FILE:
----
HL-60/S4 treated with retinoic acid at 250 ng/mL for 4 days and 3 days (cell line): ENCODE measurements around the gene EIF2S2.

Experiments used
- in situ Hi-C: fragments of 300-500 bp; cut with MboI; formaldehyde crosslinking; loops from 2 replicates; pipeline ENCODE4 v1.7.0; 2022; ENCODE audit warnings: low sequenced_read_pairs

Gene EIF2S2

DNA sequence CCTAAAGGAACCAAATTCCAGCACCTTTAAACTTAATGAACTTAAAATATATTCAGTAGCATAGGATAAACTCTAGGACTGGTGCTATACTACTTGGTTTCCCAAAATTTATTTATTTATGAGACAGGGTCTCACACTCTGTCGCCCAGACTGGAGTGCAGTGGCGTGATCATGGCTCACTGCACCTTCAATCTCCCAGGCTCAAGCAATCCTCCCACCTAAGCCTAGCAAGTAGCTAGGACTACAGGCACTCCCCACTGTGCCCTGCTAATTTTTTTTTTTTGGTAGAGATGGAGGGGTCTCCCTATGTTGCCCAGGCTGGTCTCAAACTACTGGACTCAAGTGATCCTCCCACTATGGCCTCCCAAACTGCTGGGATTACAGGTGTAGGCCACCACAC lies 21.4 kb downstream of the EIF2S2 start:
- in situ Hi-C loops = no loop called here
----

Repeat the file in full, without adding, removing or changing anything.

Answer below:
HL-60/S4 treated with retinoic acid at 250 ng/mL for 4 days and 3 days (cell line): ENCODE measurements around the gene EIF2S2.

Experiments used
- in situ Hi-C: fragments of 300-500 bp; cut with MboI; formaldehyde crosslinking; loops from 2 replicates; pipeline ENCODE4 v1.7.0; 2022; ENCODE audit warnings: low sequenced_read_pairs

Gene EIF2S2

DNA sequence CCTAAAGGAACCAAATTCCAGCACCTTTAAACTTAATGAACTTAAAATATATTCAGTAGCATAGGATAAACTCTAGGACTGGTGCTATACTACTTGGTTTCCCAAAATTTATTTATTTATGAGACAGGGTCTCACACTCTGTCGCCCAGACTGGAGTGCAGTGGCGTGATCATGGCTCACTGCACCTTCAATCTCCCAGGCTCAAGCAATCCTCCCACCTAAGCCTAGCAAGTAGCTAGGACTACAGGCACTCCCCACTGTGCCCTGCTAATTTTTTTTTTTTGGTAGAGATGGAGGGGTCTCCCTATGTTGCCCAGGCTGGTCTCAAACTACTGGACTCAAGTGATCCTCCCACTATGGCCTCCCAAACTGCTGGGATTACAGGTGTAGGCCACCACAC lies 21.4 kb downstream of the EIF2S2 start:
- in situ Hi-C loops = no loop called here